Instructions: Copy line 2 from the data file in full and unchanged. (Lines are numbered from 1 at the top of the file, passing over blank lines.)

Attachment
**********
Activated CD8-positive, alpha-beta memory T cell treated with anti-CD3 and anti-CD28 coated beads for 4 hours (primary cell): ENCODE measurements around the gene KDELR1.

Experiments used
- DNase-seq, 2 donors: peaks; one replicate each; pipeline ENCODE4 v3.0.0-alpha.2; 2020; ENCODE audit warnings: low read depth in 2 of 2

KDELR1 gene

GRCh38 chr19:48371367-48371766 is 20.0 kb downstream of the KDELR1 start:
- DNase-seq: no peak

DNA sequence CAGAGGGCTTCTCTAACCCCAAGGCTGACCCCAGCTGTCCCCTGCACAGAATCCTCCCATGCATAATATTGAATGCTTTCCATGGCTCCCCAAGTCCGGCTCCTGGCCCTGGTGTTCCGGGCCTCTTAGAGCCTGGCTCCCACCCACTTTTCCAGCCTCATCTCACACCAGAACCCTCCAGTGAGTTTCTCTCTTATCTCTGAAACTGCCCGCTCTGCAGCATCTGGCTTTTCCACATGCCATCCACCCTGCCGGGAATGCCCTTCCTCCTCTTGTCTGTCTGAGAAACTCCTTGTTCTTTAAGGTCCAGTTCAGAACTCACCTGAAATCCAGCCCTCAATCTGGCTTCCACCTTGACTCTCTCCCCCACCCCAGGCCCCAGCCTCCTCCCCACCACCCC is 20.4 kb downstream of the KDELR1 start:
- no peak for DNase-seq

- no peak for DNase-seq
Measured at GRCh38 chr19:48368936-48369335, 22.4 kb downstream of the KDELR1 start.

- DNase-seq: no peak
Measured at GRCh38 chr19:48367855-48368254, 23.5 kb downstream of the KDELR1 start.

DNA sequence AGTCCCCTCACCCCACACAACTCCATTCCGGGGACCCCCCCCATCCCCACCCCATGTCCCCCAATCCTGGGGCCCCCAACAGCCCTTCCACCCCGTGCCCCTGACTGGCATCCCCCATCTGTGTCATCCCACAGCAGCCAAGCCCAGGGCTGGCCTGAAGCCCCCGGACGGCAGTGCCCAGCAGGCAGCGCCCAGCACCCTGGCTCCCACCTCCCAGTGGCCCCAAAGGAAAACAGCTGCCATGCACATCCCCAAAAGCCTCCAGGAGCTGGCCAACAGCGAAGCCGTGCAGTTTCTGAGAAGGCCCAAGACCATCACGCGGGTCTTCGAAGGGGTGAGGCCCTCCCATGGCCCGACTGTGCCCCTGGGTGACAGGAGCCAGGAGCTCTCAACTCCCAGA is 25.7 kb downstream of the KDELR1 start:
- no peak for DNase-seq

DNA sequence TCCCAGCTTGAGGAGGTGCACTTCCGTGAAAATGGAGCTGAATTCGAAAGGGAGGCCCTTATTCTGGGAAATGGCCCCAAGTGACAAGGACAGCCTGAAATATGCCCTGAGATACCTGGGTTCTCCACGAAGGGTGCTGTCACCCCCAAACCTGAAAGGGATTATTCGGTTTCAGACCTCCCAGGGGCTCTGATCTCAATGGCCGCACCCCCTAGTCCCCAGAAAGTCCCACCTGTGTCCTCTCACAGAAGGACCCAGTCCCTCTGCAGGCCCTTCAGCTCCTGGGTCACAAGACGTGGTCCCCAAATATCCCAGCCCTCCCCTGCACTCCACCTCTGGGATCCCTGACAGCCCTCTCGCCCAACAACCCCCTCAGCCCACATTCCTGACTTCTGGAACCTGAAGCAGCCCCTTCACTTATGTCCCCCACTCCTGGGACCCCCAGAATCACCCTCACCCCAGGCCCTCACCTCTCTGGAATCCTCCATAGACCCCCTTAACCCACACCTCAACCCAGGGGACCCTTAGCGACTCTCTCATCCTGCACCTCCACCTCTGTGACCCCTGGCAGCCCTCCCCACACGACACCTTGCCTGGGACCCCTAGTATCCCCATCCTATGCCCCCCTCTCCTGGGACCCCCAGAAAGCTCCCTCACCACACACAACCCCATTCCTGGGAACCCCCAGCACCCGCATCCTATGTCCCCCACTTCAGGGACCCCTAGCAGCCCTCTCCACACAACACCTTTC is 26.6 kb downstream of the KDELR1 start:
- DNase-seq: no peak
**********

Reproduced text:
Experiments used